Russ and I discussed it at length, nevertheless. Did we pay the cost for someone to circumvent expensive mistakes, or did we just forge ahead, banking on (pun!) the probability of incurring costly mistakes in the future, learning from them, and moving on? It is the difference between paying upfront, or paying later, splitting the difference, not unlike overpaying your tax burden throughout the year, versus paying just enough, with the certainty you will write a check to Uncle Sam, before the deadline. I pay ahead, because not doing so feels like a dangling noose swinging in front of me, inviting my neck to dance. Plenty choose otherwise. Possession is nine tenths of the law, and that includes compounded interest. The argument of those braver than me is, “Why should I let Uncle Sam earn interest on my money that is essentially in escrow until April 15th?” Their strategy is to capitalise on interest earned, while in their own account, before handing over any balance owed to the USA.

Ultimately, Russ and I decided to go it alone. It was a decision made mostly due to default, not really qualifying as worthwhile candidates for a financial advisor, but also, we were confident that as we neared the finish line at the end of our careers, our cumulative mistakes would cost us significantly less, than management fees would have. Every penny counts. After all, there is a big difference between a 0.03% expense ratio of an exchange-traded fund (ETF) and the average expense ratio of 0.5% to 1.0% for most mutual funds when calculated over what is hopefully decades. If you owned $100,000-worth of an ETF, with an expense ratio of 0.03%, over twenty years you would have “paid” $2,500-plus to have the fund “managed.” If you invested that same dollar amount, for the same two decades, in a mutual fund with an expense ratio of 0.5%, you would pay over $41,000 out of your proceeds (interest earned) in management fees over that same twenty-year period. That’s more than chump change.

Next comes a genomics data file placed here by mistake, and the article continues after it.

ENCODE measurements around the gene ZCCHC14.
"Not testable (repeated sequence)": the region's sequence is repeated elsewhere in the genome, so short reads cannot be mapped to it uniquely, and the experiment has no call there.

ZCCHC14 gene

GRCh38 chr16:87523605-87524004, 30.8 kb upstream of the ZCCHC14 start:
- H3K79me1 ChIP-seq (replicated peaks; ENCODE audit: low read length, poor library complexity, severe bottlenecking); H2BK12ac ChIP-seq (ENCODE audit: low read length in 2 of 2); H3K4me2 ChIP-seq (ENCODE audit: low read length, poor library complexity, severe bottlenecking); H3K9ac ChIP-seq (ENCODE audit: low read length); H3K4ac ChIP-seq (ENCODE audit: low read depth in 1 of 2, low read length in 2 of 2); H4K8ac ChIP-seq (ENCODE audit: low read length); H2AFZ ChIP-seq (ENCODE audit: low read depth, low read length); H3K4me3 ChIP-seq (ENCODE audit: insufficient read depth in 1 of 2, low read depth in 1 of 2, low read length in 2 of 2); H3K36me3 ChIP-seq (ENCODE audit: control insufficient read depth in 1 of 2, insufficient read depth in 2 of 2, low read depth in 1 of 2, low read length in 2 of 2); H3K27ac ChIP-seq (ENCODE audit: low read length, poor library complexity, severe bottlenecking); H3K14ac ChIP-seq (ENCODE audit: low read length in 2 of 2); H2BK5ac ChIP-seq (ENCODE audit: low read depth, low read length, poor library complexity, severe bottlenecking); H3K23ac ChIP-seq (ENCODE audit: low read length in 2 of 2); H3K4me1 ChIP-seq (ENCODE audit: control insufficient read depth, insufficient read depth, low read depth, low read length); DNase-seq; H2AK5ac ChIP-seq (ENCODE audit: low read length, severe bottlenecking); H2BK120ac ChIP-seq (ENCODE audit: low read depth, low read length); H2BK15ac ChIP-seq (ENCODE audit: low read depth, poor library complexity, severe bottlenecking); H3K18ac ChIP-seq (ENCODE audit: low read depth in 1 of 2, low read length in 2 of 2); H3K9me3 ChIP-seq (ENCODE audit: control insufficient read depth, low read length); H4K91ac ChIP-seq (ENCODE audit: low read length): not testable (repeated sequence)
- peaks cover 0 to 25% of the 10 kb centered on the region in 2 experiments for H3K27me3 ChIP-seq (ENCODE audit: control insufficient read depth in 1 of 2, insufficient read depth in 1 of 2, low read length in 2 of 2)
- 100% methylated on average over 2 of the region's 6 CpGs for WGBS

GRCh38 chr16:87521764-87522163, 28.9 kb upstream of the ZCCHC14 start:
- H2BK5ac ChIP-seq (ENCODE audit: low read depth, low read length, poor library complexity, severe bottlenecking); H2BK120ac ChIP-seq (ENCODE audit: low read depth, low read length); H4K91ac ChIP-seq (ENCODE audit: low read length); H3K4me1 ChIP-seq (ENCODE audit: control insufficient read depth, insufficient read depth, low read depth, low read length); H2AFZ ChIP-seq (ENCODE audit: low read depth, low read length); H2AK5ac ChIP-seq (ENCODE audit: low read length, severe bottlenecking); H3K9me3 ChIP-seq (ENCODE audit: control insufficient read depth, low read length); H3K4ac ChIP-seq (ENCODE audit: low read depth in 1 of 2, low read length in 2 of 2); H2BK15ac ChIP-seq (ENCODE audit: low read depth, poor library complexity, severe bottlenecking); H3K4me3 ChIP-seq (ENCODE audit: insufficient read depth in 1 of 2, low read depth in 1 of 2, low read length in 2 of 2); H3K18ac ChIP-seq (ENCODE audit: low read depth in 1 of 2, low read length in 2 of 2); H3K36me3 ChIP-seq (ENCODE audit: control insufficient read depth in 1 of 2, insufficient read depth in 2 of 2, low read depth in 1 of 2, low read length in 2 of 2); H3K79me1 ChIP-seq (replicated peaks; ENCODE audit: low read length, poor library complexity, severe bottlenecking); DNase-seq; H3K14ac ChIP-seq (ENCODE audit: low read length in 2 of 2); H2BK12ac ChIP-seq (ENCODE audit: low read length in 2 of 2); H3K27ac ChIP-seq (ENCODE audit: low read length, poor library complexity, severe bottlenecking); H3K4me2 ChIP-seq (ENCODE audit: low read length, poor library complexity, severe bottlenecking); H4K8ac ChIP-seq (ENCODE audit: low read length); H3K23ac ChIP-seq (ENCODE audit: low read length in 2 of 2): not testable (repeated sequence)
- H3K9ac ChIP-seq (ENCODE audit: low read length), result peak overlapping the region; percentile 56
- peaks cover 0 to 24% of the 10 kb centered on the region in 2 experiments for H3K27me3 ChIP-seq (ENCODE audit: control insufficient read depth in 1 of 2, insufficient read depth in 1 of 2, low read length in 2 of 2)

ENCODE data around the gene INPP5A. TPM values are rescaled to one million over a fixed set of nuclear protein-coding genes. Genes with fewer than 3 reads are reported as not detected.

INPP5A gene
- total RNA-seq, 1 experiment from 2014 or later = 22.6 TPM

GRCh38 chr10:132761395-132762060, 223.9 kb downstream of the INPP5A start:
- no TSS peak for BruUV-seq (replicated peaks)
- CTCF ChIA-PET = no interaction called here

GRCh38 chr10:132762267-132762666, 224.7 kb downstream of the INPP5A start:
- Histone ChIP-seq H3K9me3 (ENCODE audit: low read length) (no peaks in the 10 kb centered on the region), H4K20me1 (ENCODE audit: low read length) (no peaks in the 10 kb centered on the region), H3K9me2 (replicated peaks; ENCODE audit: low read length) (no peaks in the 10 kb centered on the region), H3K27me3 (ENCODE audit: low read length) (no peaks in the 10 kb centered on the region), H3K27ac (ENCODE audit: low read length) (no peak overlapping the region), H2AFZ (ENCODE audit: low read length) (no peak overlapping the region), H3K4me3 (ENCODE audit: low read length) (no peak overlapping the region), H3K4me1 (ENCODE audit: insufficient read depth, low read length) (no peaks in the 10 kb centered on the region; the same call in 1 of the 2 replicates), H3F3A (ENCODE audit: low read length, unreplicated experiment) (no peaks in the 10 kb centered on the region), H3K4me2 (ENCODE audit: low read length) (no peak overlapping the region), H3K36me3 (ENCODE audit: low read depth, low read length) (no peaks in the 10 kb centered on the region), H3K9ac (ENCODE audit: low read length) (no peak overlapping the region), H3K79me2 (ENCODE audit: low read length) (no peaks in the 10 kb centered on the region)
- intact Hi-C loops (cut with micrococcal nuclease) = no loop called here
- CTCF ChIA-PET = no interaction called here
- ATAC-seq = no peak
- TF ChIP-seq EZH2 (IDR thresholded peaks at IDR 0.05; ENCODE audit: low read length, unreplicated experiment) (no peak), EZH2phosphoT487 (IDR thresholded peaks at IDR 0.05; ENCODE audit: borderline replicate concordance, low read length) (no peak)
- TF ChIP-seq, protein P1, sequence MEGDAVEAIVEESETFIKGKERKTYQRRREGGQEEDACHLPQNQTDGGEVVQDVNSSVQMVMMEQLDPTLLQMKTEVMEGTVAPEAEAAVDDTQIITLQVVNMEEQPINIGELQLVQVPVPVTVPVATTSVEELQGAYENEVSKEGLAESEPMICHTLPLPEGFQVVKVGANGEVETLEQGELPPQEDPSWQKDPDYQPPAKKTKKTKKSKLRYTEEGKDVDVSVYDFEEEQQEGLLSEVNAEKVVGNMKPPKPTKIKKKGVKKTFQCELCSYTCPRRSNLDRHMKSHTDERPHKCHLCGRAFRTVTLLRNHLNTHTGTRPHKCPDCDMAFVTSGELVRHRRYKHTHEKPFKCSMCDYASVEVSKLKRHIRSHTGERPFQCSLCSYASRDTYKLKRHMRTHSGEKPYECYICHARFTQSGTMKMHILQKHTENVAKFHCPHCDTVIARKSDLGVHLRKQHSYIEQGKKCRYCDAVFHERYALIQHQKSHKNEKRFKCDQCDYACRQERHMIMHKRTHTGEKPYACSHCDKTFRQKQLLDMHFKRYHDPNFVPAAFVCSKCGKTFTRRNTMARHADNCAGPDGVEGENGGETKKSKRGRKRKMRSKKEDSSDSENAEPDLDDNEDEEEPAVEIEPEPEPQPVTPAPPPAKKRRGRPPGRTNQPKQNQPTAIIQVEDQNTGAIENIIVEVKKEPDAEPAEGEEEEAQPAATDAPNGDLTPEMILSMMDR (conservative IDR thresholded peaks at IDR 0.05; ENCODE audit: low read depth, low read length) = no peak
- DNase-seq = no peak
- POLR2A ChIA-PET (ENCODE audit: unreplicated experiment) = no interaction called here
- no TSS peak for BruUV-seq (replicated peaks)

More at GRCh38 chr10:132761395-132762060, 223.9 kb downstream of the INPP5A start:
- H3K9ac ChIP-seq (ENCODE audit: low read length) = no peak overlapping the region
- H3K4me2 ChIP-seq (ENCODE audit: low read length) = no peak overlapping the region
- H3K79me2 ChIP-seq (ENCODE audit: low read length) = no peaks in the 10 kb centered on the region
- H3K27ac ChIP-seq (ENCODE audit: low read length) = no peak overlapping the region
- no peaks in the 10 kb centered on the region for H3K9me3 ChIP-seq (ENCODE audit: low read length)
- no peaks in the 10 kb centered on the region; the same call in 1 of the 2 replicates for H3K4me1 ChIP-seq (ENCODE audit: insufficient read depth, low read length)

How did I calculate those differences in cost? Anyone can discover anything they wish to better understand on Google. Love it or hate it, Google has decentralised the platform of information, lowering the barriers to entry for everyone. This is both good and bad. Much more information, and possibilities for education, are accessible to everyone, but conversely, significant value is whitewashed from a lot of it. Now I can do my taxes myself, and buy or sell my own ETF’s whenever I want, without incurring a transaction fee. I can bank online, find my rights as a tenant, or as a property owner, studying the real estate laws in my state as compared to others. Searching, I can find the best offer on a new pair of shoes, or a used car, and everything in between. In short, I can eliminate the middleman, of the middle class, marching towards modern capitalism.

It all seems a moot point on the precipice of this war. The future is uncertain, for all of us, a humanitarian crisis unfolding before our eyes. We always think, we must believe really, that war is what happens to other people, not us. I’m not so confident of this anymore. I am only certain that following death, Uncle Sam will still stand on my doorstep, a collection plate clutched in his bony hands.